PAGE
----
6 January 2022.
A recent study published in the journal Conservation has found that human settlements in the Nilgiri Biosphere Reserve (NBR) in India are causing a decline in the population of endangered Asian elephants.
Impact of Human Settlements on Elephant Movement
- The research, conducted by a team of ecologists and conservationists, found that when barriers are erected in hilly areas, gene flow between elephant populations is reduced, leading to inbreeding, low genetic diversity, and increased risk of extinction.
- The Western Ghats mountain range, which includes the NBR, is home to around 6,000 wild elephants, the largest remaining population in the region. However, the Palghat Gap, a relatively flat area that has been transformed by agriculture, has been cut off from the rest of the Ghats by human settlements and crop cultivation.
- This has confined the elephants to hilly areas with suboptimal habitats and increased their risk of injury or death due to the dangerous terrain.
Lack of Connectivity between Elephant Populations
In addition to the physical barriers, the study found that the northern and southern elephant populations in the Ghats have moderate levels of genetic differentiation, indicating limited gene flow between the two regions. This lack of connectivity through corridors has led to fragmentation of the elephant population and a decline in its overall genetic diversity.
Recommendations for Conservation
Conservation efforts in the NBR have focused on enclosing protected areas without considering the distribution of the terrain, according to Jean-Philippe Puyravaud, one of the lead authors of the study. To effectively protect and conserve the Asian elephant population in the NBR and the rest of the Ghats, Puyravaud suggests maintaining corridors to ensure connectivity and preserving flat, easily negotiable terrain. This will allow the elephants to roam freely and maintain a healthy level of genetic diversity, improving their chances of survival and reproduction.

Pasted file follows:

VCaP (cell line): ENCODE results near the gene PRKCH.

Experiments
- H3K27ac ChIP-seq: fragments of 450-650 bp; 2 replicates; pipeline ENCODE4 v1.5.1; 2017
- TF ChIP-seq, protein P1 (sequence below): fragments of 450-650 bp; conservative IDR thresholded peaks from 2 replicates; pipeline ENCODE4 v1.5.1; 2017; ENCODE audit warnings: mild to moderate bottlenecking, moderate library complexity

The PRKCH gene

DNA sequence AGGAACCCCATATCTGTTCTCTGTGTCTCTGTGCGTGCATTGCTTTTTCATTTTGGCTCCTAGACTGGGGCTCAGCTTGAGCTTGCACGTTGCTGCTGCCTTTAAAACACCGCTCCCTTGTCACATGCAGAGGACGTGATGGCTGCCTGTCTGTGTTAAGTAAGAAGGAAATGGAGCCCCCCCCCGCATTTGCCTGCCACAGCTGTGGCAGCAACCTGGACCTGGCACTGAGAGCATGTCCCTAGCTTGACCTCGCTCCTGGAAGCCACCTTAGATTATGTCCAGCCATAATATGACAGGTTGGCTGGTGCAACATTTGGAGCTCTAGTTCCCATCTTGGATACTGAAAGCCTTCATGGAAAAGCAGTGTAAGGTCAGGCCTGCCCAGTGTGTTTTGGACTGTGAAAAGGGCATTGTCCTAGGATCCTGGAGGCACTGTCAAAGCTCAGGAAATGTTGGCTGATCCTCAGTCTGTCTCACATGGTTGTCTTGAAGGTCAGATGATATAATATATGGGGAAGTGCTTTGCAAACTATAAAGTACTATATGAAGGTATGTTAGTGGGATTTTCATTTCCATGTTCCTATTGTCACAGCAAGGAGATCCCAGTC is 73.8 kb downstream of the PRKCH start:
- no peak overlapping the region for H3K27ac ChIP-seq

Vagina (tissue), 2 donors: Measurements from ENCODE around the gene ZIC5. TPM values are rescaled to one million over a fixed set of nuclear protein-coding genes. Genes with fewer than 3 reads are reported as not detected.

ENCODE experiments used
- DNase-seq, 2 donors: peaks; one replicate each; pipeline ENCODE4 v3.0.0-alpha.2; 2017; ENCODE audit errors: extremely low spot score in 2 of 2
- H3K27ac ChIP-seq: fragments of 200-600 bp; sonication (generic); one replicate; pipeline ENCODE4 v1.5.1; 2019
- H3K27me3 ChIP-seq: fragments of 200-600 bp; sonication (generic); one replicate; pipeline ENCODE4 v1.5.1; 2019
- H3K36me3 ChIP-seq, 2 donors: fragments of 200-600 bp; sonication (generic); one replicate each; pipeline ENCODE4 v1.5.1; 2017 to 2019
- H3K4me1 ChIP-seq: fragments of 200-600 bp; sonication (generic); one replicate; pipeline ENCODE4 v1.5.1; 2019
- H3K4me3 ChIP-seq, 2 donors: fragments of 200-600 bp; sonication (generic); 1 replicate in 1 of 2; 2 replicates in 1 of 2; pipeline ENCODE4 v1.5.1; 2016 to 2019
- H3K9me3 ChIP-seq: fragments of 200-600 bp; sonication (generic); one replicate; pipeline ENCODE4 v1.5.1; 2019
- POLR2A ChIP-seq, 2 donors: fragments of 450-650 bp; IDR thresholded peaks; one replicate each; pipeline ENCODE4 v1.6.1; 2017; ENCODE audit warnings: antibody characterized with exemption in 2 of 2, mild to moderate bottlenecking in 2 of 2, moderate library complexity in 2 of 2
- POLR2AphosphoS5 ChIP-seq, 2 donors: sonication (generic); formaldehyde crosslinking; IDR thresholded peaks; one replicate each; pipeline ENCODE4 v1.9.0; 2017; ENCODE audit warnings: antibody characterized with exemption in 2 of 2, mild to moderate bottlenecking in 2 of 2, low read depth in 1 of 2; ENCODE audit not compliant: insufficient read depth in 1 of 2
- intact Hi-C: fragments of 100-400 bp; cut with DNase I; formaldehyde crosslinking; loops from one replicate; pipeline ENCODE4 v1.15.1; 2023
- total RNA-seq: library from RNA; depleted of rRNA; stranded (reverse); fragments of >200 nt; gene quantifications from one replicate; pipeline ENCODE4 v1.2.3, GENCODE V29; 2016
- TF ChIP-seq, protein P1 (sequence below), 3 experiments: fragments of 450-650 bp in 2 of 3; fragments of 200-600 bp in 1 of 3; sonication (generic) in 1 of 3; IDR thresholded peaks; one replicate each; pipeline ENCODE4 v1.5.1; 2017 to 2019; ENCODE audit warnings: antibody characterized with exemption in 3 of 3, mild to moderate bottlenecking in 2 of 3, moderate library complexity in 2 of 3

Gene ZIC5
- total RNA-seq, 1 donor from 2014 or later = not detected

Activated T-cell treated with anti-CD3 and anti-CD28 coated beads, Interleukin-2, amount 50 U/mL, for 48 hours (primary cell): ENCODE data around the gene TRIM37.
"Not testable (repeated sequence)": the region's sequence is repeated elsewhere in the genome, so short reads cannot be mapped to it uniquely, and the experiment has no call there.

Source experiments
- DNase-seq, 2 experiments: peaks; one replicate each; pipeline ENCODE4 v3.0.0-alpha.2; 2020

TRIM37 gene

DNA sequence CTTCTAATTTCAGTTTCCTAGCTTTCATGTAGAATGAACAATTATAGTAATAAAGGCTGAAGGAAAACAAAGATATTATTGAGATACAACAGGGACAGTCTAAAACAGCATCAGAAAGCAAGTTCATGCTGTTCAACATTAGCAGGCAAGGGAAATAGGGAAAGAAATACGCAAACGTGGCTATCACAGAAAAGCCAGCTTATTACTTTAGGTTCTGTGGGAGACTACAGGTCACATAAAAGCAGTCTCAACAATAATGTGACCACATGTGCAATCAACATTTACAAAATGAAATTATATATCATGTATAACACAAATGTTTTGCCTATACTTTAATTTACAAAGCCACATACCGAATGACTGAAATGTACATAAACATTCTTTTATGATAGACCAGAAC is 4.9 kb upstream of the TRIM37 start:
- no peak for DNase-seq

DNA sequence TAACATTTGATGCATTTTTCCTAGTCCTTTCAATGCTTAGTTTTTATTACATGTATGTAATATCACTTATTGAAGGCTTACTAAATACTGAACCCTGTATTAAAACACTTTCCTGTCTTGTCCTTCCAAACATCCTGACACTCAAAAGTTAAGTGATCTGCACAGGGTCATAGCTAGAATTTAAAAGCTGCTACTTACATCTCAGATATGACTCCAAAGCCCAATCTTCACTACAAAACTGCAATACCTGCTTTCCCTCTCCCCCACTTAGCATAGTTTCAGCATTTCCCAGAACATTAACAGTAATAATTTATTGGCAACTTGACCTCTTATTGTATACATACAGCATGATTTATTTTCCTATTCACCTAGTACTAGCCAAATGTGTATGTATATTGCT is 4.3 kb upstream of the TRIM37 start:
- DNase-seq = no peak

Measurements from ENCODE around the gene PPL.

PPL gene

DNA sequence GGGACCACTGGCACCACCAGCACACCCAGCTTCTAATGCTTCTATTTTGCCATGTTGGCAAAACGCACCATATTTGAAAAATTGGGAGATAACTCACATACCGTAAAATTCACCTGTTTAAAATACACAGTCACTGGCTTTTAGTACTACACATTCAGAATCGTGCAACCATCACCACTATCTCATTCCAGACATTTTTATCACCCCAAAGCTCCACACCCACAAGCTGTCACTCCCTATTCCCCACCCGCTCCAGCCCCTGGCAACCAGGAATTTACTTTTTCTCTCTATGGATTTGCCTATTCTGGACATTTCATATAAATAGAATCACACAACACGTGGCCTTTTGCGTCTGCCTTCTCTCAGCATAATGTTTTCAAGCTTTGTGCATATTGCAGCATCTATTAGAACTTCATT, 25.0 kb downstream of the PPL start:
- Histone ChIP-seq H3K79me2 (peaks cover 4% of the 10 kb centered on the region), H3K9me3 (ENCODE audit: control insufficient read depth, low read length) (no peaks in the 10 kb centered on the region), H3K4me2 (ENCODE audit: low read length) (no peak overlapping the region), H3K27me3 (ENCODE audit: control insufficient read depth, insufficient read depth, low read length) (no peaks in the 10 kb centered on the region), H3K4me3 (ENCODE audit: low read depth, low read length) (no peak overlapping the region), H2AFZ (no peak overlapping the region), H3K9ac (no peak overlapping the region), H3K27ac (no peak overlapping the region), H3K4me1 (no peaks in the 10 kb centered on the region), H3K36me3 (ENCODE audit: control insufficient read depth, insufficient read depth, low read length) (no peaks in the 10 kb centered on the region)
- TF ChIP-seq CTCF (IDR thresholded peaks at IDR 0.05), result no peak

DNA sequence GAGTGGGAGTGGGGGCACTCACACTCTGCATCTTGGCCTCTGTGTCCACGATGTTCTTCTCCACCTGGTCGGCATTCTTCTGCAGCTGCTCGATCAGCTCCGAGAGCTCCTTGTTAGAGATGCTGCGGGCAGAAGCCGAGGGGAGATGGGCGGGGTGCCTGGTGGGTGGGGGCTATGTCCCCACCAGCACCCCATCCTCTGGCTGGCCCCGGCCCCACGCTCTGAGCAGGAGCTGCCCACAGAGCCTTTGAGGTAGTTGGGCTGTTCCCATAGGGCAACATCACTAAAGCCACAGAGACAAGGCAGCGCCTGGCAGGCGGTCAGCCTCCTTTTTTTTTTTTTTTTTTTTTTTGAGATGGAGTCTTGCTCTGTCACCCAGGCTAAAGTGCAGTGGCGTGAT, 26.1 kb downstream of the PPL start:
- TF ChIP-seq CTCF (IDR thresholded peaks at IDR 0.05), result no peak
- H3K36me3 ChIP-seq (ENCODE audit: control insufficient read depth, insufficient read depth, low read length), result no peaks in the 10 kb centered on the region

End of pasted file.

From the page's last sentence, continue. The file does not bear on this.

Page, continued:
- The Asian elephant is found throughout the Indian subcontinent and is an important cultural and religious symbol in the region. In India, the Asian elephant is listed as an endangered species due to habitat loss, poaching, and conflict with humans.
- There are an estimated 27,000 Asian elephants remaining in the wild in India, making up a significant portion of the global population of around 50,000 individuals.
- The Asian elephant is known for its distinctive appearance, including its large, floppy ears, and is smaller in size than the African elephant. In India, the Asian elephant is found in a variety of habitats, including forests, grasslands, and wetlands.